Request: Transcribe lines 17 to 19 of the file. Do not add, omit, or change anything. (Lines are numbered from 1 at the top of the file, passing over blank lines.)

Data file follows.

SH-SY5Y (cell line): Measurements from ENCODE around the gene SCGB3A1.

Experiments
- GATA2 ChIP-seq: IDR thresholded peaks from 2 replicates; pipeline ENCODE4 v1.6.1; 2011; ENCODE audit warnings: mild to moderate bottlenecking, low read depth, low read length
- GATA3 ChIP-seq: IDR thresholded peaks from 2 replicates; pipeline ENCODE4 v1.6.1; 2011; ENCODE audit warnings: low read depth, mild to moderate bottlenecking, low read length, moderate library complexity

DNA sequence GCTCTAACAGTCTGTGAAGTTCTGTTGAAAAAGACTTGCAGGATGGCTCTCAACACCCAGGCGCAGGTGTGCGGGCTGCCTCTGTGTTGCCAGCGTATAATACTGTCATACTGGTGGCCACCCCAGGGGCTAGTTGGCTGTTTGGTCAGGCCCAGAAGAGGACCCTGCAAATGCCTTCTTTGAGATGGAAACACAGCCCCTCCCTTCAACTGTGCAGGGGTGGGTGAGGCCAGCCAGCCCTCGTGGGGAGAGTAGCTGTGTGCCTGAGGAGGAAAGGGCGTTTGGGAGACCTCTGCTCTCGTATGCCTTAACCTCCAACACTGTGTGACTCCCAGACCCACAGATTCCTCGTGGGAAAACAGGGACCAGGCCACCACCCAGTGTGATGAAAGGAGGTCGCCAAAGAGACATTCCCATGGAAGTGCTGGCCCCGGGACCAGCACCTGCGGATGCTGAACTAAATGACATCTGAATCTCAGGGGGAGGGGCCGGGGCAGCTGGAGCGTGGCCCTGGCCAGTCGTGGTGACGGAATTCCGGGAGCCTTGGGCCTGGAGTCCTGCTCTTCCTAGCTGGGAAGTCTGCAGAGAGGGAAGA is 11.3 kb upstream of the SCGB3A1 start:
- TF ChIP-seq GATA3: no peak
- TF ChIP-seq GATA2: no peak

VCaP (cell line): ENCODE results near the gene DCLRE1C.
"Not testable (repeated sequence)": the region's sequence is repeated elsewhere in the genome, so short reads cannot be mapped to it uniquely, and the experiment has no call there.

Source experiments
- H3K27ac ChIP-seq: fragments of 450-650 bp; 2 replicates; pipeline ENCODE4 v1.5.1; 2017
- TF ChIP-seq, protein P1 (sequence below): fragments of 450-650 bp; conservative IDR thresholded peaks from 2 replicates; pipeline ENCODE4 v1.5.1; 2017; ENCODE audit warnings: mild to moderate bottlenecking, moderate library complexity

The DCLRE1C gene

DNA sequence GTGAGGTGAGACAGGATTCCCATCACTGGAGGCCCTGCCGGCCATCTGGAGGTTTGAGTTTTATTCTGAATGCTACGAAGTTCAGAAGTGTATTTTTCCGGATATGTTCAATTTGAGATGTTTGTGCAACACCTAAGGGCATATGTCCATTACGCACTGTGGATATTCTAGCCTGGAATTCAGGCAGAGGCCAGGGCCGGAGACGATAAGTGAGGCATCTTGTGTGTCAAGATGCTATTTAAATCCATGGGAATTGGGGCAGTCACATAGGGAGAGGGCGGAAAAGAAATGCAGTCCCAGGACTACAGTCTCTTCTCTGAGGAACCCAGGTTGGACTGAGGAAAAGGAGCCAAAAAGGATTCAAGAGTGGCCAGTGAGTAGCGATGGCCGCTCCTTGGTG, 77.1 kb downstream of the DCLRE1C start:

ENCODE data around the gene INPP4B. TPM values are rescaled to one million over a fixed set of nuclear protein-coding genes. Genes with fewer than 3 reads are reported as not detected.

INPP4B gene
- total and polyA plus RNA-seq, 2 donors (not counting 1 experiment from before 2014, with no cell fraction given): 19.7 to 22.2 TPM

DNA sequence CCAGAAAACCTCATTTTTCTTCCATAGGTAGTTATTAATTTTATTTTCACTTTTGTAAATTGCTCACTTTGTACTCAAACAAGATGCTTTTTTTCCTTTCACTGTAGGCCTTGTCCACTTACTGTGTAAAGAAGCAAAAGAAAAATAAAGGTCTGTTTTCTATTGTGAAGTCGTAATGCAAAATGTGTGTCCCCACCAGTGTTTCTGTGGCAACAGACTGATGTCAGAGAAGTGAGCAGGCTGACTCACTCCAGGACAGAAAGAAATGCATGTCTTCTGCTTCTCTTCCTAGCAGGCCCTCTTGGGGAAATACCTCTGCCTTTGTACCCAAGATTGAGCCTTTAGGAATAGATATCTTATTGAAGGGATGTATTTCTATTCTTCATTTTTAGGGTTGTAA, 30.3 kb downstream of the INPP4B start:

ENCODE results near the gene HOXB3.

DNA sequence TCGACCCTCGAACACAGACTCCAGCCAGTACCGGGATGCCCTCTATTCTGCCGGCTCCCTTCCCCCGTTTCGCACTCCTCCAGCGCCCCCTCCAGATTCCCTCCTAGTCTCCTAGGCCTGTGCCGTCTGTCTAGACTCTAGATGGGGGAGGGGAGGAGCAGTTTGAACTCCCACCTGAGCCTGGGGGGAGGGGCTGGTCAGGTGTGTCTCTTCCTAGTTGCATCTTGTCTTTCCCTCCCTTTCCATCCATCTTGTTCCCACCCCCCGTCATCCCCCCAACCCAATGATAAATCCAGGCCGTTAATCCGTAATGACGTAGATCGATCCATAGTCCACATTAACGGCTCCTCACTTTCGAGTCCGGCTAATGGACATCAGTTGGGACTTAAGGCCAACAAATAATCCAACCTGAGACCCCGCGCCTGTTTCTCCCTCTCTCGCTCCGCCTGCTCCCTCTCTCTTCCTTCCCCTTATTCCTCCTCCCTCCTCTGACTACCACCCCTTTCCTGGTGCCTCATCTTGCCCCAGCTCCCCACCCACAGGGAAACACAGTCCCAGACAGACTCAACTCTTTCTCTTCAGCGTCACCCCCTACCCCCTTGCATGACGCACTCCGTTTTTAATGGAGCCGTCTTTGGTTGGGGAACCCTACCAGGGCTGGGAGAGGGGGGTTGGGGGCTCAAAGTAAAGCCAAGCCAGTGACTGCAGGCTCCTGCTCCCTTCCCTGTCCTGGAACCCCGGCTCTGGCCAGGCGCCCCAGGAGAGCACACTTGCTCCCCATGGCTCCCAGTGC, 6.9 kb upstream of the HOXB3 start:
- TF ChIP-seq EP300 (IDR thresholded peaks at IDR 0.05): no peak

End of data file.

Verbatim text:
- total and polyA plus RNA-seq, 2 donors (not counting 1 experiment from before 2014, with no cell fraction given): 19.7 to 22.2 TPM

DNA sequence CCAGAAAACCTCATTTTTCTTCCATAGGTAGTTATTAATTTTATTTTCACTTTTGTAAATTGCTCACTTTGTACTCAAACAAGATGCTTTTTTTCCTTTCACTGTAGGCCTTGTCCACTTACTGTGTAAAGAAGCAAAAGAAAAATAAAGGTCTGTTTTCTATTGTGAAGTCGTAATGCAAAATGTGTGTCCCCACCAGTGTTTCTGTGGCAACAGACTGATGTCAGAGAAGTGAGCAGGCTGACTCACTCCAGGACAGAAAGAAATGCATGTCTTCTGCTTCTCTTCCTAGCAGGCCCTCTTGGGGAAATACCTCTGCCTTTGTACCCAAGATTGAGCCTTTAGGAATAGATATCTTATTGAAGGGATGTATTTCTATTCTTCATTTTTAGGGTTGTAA, 30.3 kb downstream of the INPP4B start:

ENCODE results near the gene HOXB3.